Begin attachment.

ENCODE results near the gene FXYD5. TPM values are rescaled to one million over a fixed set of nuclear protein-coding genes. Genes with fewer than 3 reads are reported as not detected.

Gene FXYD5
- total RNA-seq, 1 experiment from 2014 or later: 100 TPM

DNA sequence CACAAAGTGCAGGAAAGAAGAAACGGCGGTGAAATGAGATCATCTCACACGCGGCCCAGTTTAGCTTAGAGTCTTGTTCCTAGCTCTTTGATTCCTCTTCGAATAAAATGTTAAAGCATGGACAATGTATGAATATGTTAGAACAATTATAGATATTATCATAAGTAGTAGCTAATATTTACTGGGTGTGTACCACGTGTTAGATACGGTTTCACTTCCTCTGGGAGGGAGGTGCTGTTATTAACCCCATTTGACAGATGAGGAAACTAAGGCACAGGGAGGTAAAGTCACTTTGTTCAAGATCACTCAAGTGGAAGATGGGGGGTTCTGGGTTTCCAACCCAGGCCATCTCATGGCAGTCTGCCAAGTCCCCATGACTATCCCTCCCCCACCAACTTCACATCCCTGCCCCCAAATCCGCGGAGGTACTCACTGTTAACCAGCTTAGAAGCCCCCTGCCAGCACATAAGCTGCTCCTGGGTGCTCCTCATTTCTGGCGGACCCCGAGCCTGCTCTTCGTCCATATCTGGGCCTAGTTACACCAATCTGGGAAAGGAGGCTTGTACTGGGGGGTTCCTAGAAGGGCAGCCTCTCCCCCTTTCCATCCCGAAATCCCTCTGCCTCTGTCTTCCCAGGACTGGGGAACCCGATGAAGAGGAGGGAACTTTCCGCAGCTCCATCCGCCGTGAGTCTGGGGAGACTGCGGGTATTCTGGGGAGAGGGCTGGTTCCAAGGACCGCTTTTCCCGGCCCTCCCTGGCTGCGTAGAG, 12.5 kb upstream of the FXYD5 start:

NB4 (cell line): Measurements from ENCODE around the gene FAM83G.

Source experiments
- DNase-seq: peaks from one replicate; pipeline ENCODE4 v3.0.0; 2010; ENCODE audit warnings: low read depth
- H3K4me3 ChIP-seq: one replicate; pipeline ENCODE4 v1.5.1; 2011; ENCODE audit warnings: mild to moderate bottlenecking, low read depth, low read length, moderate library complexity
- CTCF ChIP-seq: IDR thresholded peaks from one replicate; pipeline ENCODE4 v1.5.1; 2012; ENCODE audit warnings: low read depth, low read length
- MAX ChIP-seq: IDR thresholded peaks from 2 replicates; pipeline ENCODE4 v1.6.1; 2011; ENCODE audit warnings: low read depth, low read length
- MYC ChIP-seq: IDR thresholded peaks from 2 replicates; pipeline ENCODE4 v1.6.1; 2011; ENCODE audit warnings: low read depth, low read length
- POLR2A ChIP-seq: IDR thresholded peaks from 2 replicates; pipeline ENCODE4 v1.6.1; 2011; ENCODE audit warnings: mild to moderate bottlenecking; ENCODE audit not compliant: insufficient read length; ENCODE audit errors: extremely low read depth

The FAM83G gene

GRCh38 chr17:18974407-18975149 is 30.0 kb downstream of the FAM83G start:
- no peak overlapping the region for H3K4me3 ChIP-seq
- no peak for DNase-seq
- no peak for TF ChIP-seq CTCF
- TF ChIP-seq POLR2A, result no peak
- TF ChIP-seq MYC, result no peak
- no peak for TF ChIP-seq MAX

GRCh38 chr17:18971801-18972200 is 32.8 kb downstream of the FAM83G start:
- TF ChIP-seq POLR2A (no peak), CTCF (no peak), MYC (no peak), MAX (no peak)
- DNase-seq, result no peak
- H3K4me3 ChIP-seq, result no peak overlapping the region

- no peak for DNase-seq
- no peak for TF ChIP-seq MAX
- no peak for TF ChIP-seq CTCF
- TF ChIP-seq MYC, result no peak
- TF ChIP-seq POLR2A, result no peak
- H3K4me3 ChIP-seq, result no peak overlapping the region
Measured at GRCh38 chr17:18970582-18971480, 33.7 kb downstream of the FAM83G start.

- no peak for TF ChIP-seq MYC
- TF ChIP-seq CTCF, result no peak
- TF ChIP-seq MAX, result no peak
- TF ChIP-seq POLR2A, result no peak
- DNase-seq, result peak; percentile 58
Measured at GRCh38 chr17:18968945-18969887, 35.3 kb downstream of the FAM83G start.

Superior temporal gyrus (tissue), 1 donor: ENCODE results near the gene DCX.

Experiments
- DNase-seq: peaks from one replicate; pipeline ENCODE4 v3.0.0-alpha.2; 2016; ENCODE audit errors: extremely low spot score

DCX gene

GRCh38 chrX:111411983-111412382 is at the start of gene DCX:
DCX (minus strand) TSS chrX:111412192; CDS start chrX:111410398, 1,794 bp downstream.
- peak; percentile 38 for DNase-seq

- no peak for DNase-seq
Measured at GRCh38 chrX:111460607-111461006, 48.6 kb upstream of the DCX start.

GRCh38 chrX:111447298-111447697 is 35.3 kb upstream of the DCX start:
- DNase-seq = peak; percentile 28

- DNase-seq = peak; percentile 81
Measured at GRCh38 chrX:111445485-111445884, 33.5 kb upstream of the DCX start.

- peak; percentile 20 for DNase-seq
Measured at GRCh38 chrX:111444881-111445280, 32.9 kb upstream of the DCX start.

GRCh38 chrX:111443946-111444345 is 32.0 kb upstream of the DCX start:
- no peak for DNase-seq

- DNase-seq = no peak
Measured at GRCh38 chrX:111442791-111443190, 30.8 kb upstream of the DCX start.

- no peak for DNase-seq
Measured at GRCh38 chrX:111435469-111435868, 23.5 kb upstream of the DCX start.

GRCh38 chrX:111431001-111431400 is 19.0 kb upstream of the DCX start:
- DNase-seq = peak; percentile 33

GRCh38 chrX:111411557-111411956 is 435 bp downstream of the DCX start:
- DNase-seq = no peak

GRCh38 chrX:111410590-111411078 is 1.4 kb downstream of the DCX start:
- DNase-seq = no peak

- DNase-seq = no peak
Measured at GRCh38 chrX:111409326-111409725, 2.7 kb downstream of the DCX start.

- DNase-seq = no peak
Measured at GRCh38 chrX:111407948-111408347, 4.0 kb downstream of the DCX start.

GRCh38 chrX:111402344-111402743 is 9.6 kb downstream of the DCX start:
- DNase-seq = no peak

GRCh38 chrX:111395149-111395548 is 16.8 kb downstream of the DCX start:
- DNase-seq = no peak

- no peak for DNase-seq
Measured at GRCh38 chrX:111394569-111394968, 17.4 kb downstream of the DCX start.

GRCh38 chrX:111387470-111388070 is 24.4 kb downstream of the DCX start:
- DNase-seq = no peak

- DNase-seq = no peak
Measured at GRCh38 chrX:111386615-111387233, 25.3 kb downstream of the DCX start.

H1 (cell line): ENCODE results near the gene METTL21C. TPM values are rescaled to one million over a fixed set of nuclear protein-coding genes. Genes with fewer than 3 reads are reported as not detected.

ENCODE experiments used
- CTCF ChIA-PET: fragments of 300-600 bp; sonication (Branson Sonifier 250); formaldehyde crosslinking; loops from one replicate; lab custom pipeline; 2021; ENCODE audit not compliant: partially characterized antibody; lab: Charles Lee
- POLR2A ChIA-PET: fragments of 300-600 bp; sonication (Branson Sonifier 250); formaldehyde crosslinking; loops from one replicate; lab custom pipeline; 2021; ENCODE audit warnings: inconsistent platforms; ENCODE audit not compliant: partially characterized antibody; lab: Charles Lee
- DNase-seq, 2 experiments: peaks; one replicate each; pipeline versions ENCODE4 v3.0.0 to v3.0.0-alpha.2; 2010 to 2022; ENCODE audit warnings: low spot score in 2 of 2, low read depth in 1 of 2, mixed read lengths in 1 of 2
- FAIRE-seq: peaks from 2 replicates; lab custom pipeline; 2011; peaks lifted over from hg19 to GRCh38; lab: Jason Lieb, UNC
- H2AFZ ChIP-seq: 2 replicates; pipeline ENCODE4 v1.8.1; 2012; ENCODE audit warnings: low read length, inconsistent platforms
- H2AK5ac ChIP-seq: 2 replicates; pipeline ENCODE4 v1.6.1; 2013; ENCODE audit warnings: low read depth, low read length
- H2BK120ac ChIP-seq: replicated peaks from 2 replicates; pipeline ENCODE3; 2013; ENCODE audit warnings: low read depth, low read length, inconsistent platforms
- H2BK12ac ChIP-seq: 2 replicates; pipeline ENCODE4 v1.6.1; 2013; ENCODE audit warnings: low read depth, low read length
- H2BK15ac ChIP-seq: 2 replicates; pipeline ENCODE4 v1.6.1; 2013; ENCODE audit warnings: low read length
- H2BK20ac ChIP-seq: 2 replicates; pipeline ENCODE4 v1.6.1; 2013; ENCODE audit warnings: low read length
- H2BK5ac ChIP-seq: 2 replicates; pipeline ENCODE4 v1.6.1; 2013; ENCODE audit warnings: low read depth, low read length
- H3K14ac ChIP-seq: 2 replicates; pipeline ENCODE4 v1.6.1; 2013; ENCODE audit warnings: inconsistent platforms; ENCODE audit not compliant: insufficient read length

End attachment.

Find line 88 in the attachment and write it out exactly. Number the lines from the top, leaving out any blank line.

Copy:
- H2BK12ac ChIP-seq: 2 replicates; pipeline ENCODE4 v1.6.1; 2013; ENCODE audit warnings: low read depth, low read length